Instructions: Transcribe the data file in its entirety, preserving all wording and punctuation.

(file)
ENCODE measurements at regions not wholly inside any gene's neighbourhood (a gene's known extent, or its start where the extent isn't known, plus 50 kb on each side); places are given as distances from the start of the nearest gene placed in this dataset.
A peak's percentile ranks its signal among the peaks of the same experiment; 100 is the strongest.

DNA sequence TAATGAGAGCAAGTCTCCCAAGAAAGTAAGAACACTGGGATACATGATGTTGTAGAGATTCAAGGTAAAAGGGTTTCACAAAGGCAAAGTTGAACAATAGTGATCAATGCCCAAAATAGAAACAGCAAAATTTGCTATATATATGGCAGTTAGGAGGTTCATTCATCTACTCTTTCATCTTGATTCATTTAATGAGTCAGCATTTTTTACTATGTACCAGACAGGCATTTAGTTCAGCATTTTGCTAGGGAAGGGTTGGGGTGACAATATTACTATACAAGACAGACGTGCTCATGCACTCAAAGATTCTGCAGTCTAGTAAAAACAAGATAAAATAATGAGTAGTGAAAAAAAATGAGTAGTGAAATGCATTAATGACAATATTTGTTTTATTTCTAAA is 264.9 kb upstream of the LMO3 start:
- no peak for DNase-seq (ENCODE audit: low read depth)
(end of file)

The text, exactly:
ENCODE measurements at regions not wholly inside any gene's neighbourhood (a gene's known extent, or its start where the extent isn't known, plus 50 kb on each side); places are given as distances from the start of the nearest gene placed in this dataset.
A peak's percentile ranks its signal among the peaks of the same experiment; 100 is the strongest.

DNA sequence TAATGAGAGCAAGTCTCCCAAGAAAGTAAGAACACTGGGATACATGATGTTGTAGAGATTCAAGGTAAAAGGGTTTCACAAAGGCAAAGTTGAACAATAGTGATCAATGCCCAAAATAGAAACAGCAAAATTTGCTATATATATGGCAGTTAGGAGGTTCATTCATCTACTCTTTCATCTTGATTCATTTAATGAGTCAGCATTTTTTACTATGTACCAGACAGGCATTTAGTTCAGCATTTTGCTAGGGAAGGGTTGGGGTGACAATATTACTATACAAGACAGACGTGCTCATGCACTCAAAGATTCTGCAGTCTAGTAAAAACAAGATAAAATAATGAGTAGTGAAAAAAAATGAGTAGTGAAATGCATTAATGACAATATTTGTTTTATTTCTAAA is 264.9 kb upstream of the LMO3 start:
- no peak for DNase-seq (ENCODE audit: low read depth)